|Posted by peipeinj on September 23, 2016 at 4:40 PM|
Generally speaking, you don't need to worry too much about tips when you're in China. Tipping in restaurants, spas, taxis, salons, etc. is not expected and it can be a welcome respite for those of us from countries where it is a real headache calculating how much one should tip.
That said, it's a little different when you go on pre-organized tours. I can't speak to exactly why tipping is expected on tours, but it's come to be the norm. It is customary on tours to tip the guide and driver a certain amount per day. Of course, if you feel very strongly against the tip, you don't have to give a tip. However, if you thought the guide/driver were especially bad, then we recommend that you report any bad behavior back to the tour operator so they know and can take appropriate steps.
If you are traveling in a small group like 8-10members, I suggest approximately US $10 per day per person as tips for your tour guide and driver as gratitude for their service. Gratuities can help improve the service for you. Anyone who has received a tip will recognize that his services have been appreciated. If your guide went above and beyond during your tour, a little more money is always appreciated. I have found it truly is the case that they are doing their best and want to please their clients.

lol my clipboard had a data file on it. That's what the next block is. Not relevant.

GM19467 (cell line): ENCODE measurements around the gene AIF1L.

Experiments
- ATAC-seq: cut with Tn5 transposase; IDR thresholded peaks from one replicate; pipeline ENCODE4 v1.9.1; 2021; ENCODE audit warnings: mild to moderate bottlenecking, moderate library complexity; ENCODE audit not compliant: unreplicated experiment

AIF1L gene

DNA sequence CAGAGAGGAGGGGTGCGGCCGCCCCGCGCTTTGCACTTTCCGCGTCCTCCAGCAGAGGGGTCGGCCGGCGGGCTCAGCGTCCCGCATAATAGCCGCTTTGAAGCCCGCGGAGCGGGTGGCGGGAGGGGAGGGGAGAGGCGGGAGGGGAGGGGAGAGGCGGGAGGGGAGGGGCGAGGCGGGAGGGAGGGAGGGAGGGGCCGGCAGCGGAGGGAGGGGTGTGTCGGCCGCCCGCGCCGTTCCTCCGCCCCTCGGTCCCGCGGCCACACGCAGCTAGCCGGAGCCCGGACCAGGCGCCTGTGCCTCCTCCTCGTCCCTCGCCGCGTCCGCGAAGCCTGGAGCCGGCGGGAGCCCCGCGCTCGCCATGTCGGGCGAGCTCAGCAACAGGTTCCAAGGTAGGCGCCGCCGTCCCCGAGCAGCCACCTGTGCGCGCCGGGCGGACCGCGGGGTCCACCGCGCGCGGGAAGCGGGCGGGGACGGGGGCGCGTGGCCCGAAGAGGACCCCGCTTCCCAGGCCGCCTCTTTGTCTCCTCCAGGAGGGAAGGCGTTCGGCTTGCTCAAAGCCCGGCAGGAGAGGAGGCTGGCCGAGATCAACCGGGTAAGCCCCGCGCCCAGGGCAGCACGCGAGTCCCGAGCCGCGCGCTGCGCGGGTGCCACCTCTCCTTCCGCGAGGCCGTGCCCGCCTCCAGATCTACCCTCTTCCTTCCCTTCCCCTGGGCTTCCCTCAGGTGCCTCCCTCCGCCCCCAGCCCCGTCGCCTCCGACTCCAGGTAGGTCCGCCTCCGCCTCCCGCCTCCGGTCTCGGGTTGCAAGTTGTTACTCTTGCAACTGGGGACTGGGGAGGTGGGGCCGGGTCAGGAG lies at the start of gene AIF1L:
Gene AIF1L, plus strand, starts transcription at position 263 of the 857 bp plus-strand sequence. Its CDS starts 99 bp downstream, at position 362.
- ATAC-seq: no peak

Hotels in China
China isn’t as cheap as it used to be, but you can always find a good deal if you look hard enough. Beijing, Shanghai, Hong-Kong and Macau are particularly pricey. However western China is still inexpensive travel destinations.
In very high-end hotels you may leave the bellhops or concierges $10 per item of luggage. But it is not expected.
In Hong Kong the expected tips is $5-10 for every luggage they carry. Hotels sometimes add a 15% service charge, but mainly for large groups.
Restaurants in China
In China some restaurants refuse tips. However, tipping is becoming more common, but mainly in high-end restaurants where a 10-15% service charge may be added to the bill. Elsewhere it is not expected
In Hong Kong a 10% - 15% charge is commonly added to the bill. It's courtesy to leave your coin change, or round up to the next dollar if paying on your card. If you are unhappy with the service, it's fine to not leave a tip.
Taxi in China
In China, the taxi drivers do not expect a tip, nor will they ask for one. They will not accept a tip. In some areas of China, it is still illegal to accept a tip, and thus ingrained in Chinese culture to not accept one.
In Hong Kong taxi drivers will round up to the nearest amount, and usually don't give you back small change.
Hair Salon in China
Hair stylists in China do not expect a tip for a haircut. Nor do barbers. However, western hair salons in China may expect a tip, as they often employ western stylists.